When was the last time you sat down and lost yourself in a book for two hours?

When was the last time you sat down and lost yourself in a book for two hours?“ Books and Business Model Generation for Stanford Entrepreneurship

This was the question Professor Campbell, one of Lantana’s resident fellows asked myself and a couple students during a serendipitous encounter at brunch this weekend on Stanford’s campus. Professor Campbell serves on a committee that surveys seniors on their experiences at the university. One of the questions he wanted to ask that did not make it into the recent survey was to ask graduating students how many times during their Stanford careers they had sat down and read a book uninterrupted for two hours or more.

He bets the median in their four years here would be zero.

Delving into my own experience so far at school, I frighteningly might have to agree with him. College is a fast paced place where we are always rushing to learn and do as much as we can. Our current generation takes a constant bombardment of information. Despite the many experts and studies that admonish it, multitasking is a way of life. Even after having locked myself out of Facebook for the last eight months, it is still all too easy to be distracted by “productive”  tasks. There are assignments to be done, emails to be attended to, friends who want to catch up, extra curricular meetings to attend, and errands that I remember, not to mention the buzz of Silicon Valley! How would I have two hours to read without a specific goal of cramming material, if I usually don’t have enough time to sleep?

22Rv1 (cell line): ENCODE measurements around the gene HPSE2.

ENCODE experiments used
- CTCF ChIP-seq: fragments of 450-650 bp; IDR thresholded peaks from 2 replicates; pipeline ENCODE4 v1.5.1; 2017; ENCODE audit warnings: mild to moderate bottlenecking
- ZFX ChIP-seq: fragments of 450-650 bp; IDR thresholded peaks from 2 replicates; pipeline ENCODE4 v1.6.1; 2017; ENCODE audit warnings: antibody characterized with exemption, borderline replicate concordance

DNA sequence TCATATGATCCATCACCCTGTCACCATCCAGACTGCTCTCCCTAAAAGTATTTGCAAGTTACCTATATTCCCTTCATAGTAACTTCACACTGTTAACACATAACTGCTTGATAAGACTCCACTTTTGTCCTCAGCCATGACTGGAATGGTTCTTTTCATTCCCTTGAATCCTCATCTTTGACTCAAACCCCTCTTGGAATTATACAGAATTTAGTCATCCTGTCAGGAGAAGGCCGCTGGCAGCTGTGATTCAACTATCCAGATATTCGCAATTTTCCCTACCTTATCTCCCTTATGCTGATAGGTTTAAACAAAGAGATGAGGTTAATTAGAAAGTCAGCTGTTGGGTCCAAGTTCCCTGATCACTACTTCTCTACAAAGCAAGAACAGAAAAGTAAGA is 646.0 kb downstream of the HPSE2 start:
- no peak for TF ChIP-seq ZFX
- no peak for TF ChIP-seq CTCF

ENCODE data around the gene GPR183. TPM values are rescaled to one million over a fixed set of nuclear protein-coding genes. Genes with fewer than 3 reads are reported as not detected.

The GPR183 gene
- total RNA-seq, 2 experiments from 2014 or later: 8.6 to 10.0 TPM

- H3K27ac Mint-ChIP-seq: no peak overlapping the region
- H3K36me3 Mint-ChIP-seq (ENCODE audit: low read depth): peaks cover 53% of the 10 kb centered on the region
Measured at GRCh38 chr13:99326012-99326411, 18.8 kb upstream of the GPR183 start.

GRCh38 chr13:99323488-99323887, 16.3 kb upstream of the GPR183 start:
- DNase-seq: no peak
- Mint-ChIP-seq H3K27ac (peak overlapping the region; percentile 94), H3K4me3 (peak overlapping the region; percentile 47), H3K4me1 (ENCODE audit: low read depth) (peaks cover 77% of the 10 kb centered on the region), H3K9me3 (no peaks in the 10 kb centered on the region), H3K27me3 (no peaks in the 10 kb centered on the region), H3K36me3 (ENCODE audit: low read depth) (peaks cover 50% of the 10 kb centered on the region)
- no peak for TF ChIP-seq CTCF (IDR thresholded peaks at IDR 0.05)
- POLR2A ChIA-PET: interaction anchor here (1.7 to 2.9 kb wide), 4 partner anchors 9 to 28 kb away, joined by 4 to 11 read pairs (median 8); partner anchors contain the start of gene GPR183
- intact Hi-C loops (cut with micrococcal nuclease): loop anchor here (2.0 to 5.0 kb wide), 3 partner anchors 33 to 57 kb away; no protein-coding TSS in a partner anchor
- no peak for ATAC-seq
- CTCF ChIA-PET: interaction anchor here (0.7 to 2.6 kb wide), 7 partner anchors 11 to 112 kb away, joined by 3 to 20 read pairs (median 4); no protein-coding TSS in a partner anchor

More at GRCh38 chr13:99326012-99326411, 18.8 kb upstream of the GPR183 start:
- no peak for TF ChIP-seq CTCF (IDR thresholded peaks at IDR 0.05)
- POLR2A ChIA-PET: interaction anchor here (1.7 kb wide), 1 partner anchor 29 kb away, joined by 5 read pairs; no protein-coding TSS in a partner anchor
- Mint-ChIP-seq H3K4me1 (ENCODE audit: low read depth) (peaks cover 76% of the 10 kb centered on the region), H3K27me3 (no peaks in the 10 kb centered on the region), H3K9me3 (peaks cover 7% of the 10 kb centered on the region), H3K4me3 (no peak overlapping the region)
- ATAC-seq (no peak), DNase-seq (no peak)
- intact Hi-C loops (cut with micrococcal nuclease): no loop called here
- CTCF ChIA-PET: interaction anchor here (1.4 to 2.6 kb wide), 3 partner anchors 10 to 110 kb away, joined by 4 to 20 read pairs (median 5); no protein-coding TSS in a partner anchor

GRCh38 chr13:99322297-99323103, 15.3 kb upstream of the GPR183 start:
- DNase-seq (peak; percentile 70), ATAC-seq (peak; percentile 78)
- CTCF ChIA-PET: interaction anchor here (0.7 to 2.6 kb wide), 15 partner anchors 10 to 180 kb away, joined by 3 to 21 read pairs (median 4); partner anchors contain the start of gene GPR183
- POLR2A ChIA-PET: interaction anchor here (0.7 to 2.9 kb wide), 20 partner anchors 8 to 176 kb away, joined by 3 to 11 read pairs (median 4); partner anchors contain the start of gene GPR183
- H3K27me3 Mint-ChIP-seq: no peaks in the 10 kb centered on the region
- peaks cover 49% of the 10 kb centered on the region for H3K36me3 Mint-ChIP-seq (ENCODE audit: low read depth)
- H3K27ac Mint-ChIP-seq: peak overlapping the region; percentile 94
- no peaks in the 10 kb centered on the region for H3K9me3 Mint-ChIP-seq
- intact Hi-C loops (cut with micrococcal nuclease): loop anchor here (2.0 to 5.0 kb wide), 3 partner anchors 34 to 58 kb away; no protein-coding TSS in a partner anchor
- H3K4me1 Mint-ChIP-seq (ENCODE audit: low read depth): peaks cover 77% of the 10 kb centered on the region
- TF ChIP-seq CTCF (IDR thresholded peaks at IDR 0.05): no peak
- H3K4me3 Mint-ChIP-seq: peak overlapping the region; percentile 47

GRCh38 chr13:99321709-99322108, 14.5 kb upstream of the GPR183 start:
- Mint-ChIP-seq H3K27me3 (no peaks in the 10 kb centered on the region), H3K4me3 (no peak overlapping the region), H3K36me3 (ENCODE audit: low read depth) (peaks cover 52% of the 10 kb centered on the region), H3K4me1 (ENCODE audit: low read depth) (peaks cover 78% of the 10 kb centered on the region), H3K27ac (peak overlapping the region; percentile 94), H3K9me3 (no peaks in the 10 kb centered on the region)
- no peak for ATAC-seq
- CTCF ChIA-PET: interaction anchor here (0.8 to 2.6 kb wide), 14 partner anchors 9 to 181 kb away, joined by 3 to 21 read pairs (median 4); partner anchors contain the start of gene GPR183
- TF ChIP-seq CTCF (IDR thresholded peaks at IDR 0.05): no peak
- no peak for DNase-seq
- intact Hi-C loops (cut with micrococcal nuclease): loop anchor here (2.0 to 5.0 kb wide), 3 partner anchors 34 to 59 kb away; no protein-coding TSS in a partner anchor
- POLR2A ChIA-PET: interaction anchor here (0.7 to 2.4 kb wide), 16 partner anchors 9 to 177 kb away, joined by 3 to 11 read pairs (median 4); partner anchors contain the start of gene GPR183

Professor Campbell continued saying that students surfing the web in a lecture are about as cognizant of the material as they would be if they were stoned. Many educators of his generation, he explained, believe that a collegiate education is going to the library, sitting down with Tolstoy or Marx, and losing oneself in the material. ”We need to accept that your generation learns differently,” he told us.

Our residential fellow has a very forward thinking mindset wised by the retrospective depth of a history scholar. He concluded that the multitasking we do at Stanford might actually prepare us better for the kind of high achieving, ADD lifestyles that many of us will pursue in our later careers.  Teachers need to learn to adapt to the new way that students learn. However, we both agreed that we lose something inherently valuable in our education when we cannot recall the last time we have so wholly lost ourselves in a some material.

I started this week with an experiment. I finished all the commitments on my mind, cleared my schedule, put my phone on airplane mode, zipped my computer into my backpack, found a quiet dorm lounge, took out Alexander Osterwalder‘s Business Model Generation, and read. I was in my own world. When my alarm rang me out of my trance two hours and five minutes later, I didn’t want to stop.

I had an appointment with a friend scheduled right after, and I couldn’t wait to tell him how rewarding it had been to take the time to immerse myself in Osterwalder’s material. I look up to him as one of the most poignantly divergent thinkers I know in the Valley. I knew he had taken Professor Steve Blank‘s Lean LaunchPad class where the book in required reading.